In April, a basic law to protect the rights and interests of crime victimsÁcame into force. Looking back on the anguish and suffering I endured, I believe the enactment of this law is a definite step forward.

But I am distressed that the basic law was enacted in relation to the revised Penal Code and the Criminal Procedure Code that incorporated measures to enforce more severe punishment on offenders. According to the Justice Ministry, the revision was made because the old laws "did not agree with the perceptions of crime victims." I, however, am strongly against imposing more severe punishment.

As one who lost a family member to crime, I made repeated pleas to hold off carrying out Hasegawa's death sentence. I personally met the justice minister in 2001 and submitted a written petition. Even so, the execution went ahead at the end of that year. My opinion and feelings were completely ignored. It seems unreasonable that officials of the same government office are now moving to impose more severe punishment "in consideration for the feelings of victims."

At the time of the murder, Hasegawa was my brother's employer. During the initial trial, I told the prosecution that I felt he deserved only the death penalty.

The incident that took my brother's life also shattered my everyday existence. I blamed everything on Hasegawa and I felt my hatred grow daily. But about 10 years later, I started thinking that I should learn more about the death penalty system. I also found myself thinking strongly that I wanted to meet Hasegawa and ask him why he killed my brother.

When I first met him, he said: "I am sorry for what I did." I had previously read his words of apology in his letters. But actually hearing him say those words carried more weight.

Looking at the man uttering words of apology and trying to atone for his sin, I felt a sense of comfort and healing for the first time. That is not to say that I forgave him. But by meeting him, I felt as though I had finally found the key to setting myself free.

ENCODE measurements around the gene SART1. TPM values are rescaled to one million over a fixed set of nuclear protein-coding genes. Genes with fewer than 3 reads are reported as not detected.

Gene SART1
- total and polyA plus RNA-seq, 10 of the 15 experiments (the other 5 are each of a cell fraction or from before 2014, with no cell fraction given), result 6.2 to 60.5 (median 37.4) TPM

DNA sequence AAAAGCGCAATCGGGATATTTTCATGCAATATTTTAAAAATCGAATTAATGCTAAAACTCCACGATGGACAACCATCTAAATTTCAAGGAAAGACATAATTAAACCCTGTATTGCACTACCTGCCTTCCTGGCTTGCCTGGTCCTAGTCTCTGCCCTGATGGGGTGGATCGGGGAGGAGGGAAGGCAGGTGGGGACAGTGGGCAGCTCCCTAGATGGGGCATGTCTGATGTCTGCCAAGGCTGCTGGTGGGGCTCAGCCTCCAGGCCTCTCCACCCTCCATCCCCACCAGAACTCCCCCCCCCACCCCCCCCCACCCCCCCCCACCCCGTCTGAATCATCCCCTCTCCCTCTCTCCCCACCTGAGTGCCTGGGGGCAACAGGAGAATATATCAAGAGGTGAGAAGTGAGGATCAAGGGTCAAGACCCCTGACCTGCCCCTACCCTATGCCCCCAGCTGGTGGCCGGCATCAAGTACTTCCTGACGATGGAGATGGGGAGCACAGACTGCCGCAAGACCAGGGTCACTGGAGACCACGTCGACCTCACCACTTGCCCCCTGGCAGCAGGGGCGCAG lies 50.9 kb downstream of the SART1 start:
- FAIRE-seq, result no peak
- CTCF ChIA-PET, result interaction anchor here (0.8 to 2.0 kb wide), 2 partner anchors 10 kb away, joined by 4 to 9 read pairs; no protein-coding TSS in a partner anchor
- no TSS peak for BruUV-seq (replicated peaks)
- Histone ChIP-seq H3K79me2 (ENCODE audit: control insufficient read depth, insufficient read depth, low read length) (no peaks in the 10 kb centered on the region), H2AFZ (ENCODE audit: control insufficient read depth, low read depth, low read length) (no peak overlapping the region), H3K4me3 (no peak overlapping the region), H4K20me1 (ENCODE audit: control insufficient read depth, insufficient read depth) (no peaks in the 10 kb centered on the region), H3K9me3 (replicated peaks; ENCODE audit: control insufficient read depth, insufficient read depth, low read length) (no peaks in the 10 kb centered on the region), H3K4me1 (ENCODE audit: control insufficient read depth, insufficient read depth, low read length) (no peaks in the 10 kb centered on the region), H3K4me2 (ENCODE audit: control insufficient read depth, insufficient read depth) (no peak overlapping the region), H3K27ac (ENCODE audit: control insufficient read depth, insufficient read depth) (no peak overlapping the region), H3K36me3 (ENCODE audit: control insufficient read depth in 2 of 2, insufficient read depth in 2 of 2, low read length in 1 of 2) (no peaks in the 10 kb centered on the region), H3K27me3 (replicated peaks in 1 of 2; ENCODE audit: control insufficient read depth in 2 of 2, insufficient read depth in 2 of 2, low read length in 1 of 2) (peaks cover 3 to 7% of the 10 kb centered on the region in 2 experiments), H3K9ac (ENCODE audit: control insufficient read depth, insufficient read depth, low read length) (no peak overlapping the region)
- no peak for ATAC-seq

When a person kills another, how can the killer make up for the sin?

I don't have the answer. But when I heard that Hasegawa was drawing pictures as a way to atone, I wanted to believe him.

It is my belief that people can compensate for their wrongdoings only when they are alive. The death penalty is too simplistic a way to settle crimes. As far as I am concerned, Hasegawa's execution did nothing to put my mind at ease. On the contrary, I felt that it deprived me of my chance to get back on my feet again.

I think bereaved families should be given the right to personally meet "perpetrators." But under the existing system, once the death sentence is finalized, they are virtually unable to make contact.

It contradicts the principle that people are innocent until they are proven guilty, because it is only after their guilt is established that suspects can be considered perpetrators.

Furthermore, the court is not venue where defendants can speak freely about what they think and how they really feel. I think the current system should be revised to replace the death penalty with life imprisonment. That would allow families who lost loved ones to crime to meet with the offenders.

When I gives street speeches calling for an end to the death penalty, I am sometimes approached by people who ask if I have ever considered the feelings of bereaved families. Do people think all crime victims want perpetrators to be put to death?

I was also asked why I use the honorific "kun" to address the person who killed my brother. I felt like asking the person, "Do you hate him more than I do?"

People tend to decide what victims are feeling to suit themselves and in the process come to the conclusion that supporting more severe punishments is a gesture of sympathy. This type of thinking makes me feel uneasy. Rather, I want people to listen to each individual victim to understand how each one of us thinks.

I want society and government policies to reflect these various ideas as well as the true feelings of crime victims and their families.

(source: Opinion; Masaharu Harada-- The author is a company employee; Asahi Shimbun)